Why shipping and receiving affects the entire process
A recent idea that reduced product weight by 60%, cut fuel bills and cut tyre costs down by 6%. With a fleet of over 100 vehicles, this is just one small project idea out of five to emerge from a program of high impact change management. Internal procedures and methods are easy to devise but hard to turn into reality. Whether starting from scratch or overhauling existing systems, this general prompt list is a useful guide. Equipping and design becomes considerably easier when you have a map with a clear way marked out for you. Set out as a 10 point list of general rules and consequences, the idea is to help you think through the subject headings and support the thought process in an orderly set of steps. This method will help produce a workable system with a minimum of shocks and surprises which inevitably dog all change management. All quality systems benefit from totally thinking through the job. Micro-managing the process now will save you a lot of money and time later and equipment selection will be a lot less hazardous.
Design – Start with a design for the entire system otherwise you will discover to your cost that changes rarely just affect one small area of your business. Rule 1, therefore, is don’t fiddle about with small areas of malfunction because you are likely to make things worse.
Traceability – If you don’t have time to do it correctly at the outset where are you going to find the time to put it right? Rule 2 – spend some time thinking about how to get what you sent to your customer back to your supplier again without bankrupting yourself in the process.
Handling – If you think handling and storage systems are expensive wait until you pick up the bill for labour, injuries, duplicated and damaged stock. Rule 3 – design your operation to be able to efficiently deal with through put. Everything in its place and a place for everything..including charging batteries! (18 months ago, a few weeks after taking delivery of their new fork truck, one of my customers allowed the battery to run right down. This truck cost nearly £38,000, the replacement batteries were just short of £5,000. They also lost a lot of time whilst things were sorted out).
The Smallest unit of measurable cost – How much control do you require? Pallet sized or pint sized, are you selling bricks or diamonds? This is your reporting size for your monthly performance review and it seriously effects how you interface with your supporting distribution and logistics work. Rule 4 – round up the pennies and the pounds will look after themselves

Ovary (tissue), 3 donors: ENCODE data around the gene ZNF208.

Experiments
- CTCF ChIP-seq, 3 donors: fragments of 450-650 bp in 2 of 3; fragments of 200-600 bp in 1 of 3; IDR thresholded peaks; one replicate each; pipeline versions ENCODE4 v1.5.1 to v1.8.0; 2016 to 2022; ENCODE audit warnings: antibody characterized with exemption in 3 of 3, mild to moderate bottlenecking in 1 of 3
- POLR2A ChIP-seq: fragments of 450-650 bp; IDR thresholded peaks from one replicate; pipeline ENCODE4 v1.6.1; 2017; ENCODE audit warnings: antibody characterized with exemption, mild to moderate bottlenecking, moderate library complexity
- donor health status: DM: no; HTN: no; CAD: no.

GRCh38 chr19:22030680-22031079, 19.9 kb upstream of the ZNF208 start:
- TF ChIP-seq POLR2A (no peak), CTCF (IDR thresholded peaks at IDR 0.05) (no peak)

Storage – Considerations for this includes on or off site stores, work in progress and what you expect suppliers and customers to hold for you. Never hold on to junk or old stock, get rid of it and use the cash or space for something more productive. Rule 5 – be very sure of your operational space needs. These are your fixed overheads and if it is not working you will find these costs expensive and risky to deal with. Use other people’s overheads as a first low cost option before committing yourself to long term leases. Fixed costs have that title for a reason!
Picking Systems – Typing is quicker than walking so start with a well thought out, efficient list. Avoid warehousing or production work at the same time as picking work. Make sure your shelves have all your picking requirements ready to pick. Keep stock recognisable for both picking and counting, either by eye or scanning. Keep stock in easy reach of pickers or picking machinery. Rule 6 – apply the Grand Prix principal, the fastest stock movers get pole position!
Equipment – You will need it. Rule 7 – treat your business like your children. Get the very best and keep the discipline and training as a matter of priority. If you think training is expensive you certainly won’t be able to afford ignorance!
Packaging – This needs to get the product to its destination properly identified and no more. Make it like Christmas for the new owner but at the same price as Christmas paper. When it is opened it should still have that magical pleasure of Christmas and like Christmas if it going to be thrown down chimney pots it should be protected from Santa’s little helpers and reindeer shocks. If you are going to send out as many Christmas presents as Santa does, make sure you have good cross dock and marshaling systems that do the counting and sorting quickly. Rule 8 – think the journey though from the shelf to the opening ceremony. You don’t want it back in bits. Sending goods out twice wastes resources and alerts the customer to possible system issues.
Packing – This is an operation and needs to flow with everything on hand and with as few process interruptions as possible. Connect it quickly to issuing invoices or contents notes, or receipts if it has been prepaid. Rule 9 – make packing as continuous and uninterrupted as possible as it cuts down mistakes due to distractions.
Minimum Order Values – Add up the time your product takes to turnover on an activity basis. Batch them up into the minimum quantity which produces enough gross profit to pay for it or make that your minimum charge regardless of quantity, then factor in good will…or not! Rule 10 – study your order book carefully and make sure the value you add covers your costs.
Bonus Idea – All systems should consider the environment. All systems should allow for a tidy work place. Make sure your products are well protected but yet easy to access. Products which have their own boxes or cases should consider the on going role and environment by keeping to the point and be well supported with maintenance and application ideas. Never miss the chance to let the user know what else you do, especially if it improves their day
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